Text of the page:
Legendary maestro Ustad Amjad Ali Khan and his sons Amaan Ali Bangash and Ayaan Ali Bangaash will be collaborating with multiple Grammy Award-winning guitarist Sharon Isbin. The new album will give viewers a unique teaming of two classical music instruments strumming together. The album, "String For Peace", is scheduled to release on the 22nd of May on the ZOHO label (ZM 202004).
Strings For Peace is a perfect blend of various classics. Viewers will get to listen to a melodious eclectic east-west fusion of sarod and classical guitar. Ustad Amjad Ali Khan and Sharon Isbin have been contemplating about the east-west fashion and finally, their fusion will come to fruition. The album will contain four tracks and cover various ragas composed by Amjad Ali Khan.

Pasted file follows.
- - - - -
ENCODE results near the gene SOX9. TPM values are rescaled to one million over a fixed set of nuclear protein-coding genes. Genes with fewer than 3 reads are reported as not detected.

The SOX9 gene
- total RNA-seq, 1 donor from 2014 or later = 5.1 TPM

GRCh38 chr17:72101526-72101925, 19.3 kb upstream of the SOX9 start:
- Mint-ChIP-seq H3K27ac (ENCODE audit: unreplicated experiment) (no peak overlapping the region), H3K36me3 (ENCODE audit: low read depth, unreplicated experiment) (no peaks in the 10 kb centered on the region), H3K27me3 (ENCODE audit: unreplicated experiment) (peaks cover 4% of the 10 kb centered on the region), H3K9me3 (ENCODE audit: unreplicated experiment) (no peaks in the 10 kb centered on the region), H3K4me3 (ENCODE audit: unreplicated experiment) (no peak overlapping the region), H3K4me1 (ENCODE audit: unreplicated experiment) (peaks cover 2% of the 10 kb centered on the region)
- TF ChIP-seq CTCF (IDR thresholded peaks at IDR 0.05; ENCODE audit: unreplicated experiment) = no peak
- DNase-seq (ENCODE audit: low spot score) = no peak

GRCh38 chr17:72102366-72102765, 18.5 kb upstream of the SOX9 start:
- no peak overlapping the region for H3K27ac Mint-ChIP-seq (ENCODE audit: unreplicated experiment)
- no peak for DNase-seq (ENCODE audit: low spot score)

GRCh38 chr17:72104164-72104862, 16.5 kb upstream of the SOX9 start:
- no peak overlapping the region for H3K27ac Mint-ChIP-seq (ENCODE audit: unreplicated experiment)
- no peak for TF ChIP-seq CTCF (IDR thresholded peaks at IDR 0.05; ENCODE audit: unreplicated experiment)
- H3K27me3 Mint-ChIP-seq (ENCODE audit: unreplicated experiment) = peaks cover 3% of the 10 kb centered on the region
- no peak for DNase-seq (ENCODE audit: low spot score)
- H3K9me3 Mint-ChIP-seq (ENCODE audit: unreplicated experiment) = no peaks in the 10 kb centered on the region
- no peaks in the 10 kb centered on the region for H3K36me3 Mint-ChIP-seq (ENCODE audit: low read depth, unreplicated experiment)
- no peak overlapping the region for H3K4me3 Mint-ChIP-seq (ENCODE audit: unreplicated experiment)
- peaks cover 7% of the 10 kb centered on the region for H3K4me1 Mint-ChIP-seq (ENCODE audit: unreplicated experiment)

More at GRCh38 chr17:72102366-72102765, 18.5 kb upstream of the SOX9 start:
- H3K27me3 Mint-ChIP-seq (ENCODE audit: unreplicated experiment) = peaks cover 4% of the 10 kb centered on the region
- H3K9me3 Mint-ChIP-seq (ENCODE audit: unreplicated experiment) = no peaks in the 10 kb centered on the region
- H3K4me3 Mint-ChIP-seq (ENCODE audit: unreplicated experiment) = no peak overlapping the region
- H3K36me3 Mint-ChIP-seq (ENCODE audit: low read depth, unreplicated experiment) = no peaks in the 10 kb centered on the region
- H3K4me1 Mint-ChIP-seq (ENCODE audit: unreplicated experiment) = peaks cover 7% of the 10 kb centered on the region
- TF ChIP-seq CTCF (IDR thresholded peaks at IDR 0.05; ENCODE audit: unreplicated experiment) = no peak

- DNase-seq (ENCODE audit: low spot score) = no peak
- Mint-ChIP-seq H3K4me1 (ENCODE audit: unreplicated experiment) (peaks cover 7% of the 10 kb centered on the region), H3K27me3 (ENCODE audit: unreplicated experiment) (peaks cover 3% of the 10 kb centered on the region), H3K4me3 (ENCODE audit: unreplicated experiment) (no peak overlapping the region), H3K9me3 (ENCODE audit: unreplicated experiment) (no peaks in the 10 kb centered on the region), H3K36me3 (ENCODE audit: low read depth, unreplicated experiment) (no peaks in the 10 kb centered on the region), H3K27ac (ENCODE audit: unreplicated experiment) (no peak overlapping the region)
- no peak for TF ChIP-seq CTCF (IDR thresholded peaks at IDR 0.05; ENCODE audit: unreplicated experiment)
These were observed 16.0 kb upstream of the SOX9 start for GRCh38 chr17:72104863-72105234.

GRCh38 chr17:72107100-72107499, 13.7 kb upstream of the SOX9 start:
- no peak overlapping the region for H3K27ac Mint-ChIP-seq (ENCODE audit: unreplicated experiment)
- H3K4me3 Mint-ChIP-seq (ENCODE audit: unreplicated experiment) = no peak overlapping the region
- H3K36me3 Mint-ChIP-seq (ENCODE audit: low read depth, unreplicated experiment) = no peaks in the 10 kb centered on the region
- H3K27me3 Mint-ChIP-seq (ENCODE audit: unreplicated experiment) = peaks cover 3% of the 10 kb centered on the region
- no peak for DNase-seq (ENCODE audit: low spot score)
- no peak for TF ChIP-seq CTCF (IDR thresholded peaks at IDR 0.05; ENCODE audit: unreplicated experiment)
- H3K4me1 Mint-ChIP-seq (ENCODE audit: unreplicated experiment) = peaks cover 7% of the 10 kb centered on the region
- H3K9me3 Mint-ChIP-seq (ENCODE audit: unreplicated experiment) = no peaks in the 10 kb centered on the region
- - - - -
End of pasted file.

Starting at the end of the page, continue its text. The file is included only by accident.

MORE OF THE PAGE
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Produced by Windham Hill Records founder Will Ackerman, and with a sound described as "an album to daydream to", Open Waters finds Todd Mosby once again embarking on a creative journey navigating through elements of Jazz, New Age, Folk and Indian music. Coming from a family of inventors (he is the co-inventor of the Imrat guitar along with Kim Schwartz and Imrat Khan), Mosby's early musical DNA was formed from his love of Bluegrass and Folk music, which eventually expanded into Fusion and Jazz.
Todd Mosby's 'Open Waters' wins the 2019 ZMR 'Best Contemporary Instrumental Album'